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First off today, Jonathan Stempel at Reuters reports that The Turtles have won another victory against Sirius XM on the issue of pre-1972 sound recordings, making it the third setback that Sirius has faced on this issue.
Two members of the 60s band The Turtles sued Sirius claiming that the company, on its satellite radio service, was not paying royalties for the use of their music. However, since pre-1972 sound recordings fall under state, rather than federal copyright protection, Sirius claimed that public performance was not a right under state law, even as the Turtles sued in three separate states.
However, a New York court followed a California court in ruling against a summary judgment in favor of Sirius, setting up the matter for a possible trial. Sirius has promised to appeal both decisions, which could have a serious impact on services that stream music across the country.
Next up today, Hamish FLetcher at The New Zealand Herald reports that Kim Dotcom is facing tougher restrictions on his bail and may have it revoked completely at a hearing next week.
Dotcom, who lives in New Zealand, was arrested in January 2012 and is facing possible extradition to the United States for operating the file sharing site Megaupload, which was shuttered in the raid. Dotcom’s hearing has been repeatedly delayed and was just delayed again after his lawyers backed out, pushing it back to mid-2015.
In the meantime though, Dotcom is out on bail. However, the prosecutor in the case recently made an application to revoke that bail due to a series of violations. There is to be a hearing on it next week but, until then, Dotcom can not travel via helicopter, boat or go anywhere beyond 80 KM of his home. He also must check in with a local police station every day.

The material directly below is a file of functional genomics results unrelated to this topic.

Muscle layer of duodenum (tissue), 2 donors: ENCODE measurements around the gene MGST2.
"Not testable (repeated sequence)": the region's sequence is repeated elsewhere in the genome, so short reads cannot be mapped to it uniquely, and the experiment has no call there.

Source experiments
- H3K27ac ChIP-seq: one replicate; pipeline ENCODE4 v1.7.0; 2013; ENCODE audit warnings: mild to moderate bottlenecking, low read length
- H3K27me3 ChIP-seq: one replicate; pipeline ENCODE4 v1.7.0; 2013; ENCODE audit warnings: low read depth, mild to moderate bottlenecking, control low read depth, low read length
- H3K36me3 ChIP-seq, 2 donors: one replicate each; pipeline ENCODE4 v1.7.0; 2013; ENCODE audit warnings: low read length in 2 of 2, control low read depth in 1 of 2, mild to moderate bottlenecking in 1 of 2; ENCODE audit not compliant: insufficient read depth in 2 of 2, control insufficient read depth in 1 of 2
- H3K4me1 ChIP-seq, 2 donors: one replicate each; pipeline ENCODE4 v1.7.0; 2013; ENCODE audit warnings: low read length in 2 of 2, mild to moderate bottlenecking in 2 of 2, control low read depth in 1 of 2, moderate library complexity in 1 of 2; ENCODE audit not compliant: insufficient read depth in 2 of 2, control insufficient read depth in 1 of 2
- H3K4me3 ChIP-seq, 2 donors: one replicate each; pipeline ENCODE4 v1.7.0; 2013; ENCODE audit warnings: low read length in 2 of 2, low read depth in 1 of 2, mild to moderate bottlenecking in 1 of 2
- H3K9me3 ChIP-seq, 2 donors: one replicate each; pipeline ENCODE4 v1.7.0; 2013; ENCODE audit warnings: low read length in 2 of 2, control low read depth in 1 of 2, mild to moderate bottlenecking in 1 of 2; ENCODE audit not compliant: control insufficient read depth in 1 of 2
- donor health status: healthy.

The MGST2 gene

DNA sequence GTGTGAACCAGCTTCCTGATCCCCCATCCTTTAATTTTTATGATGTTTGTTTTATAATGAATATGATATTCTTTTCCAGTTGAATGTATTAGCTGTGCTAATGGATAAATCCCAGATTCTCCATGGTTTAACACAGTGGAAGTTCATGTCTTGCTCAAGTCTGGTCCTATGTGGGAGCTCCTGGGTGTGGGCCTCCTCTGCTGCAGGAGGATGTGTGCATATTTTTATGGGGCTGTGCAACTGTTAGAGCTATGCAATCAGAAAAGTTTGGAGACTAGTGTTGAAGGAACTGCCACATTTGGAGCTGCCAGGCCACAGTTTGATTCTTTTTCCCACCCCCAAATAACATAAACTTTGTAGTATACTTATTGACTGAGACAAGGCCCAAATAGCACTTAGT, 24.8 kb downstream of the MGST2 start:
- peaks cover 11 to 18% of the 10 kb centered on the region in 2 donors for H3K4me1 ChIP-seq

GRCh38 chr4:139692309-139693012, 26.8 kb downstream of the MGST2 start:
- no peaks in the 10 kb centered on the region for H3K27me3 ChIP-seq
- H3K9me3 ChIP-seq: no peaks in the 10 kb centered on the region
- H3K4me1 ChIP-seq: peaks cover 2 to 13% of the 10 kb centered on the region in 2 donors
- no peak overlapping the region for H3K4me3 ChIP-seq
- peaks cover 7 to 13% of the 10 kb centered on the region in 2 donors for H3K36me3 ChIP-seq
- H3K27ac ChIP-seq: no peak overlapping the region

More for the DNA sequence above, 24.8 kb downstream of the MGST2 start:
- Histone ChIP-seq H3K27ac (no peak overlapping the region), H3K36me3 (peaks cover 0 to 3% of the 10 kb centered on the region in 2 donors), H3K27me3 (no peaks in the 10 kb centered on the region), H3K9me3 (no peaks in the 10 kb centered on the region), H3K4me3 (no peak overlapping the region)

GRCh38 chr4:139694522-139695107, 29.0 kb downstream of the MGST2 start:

Finally today, Eriq Gardner at The Hollywood Reporter Esquire reports that, even though Gawker media has been successful in overturning an injunction against them over the Hulk Hogan sex tape, they may be stuck with over $600,000 in legal bills that their insurance will not cover.
In 2012 the gossip site posted a an edited one minute clip of a sex tape featuring Hulk Hogan, who claims that the video was taken without his knowledge and consent. He sued Gawker seeking an injunction, arguing that the video violated his copyright (he had been assigned copyright in the work later), privacy and and other types of injury.
Though a judge initially granted an injunction, that was eventually overturned, but now Gakwer is asking its insurance to cover its legal bills, totaling more than $600,000. However, the insurance company is refusing to pay. According to it, Gawker deliberately published the video and their insurance only covers accidents. Also, since Hogan was not seeking damages, only an injunction, they argue that there was no personal harm or injury as defined by their contract.
That’s it for the three count today. We will be back tomorrow with three more copyright links. If you have a link that you want to suggest a link for the column or have any proposals to make it better. Feel free to leave a comment or send me an email. I hope to hear from you.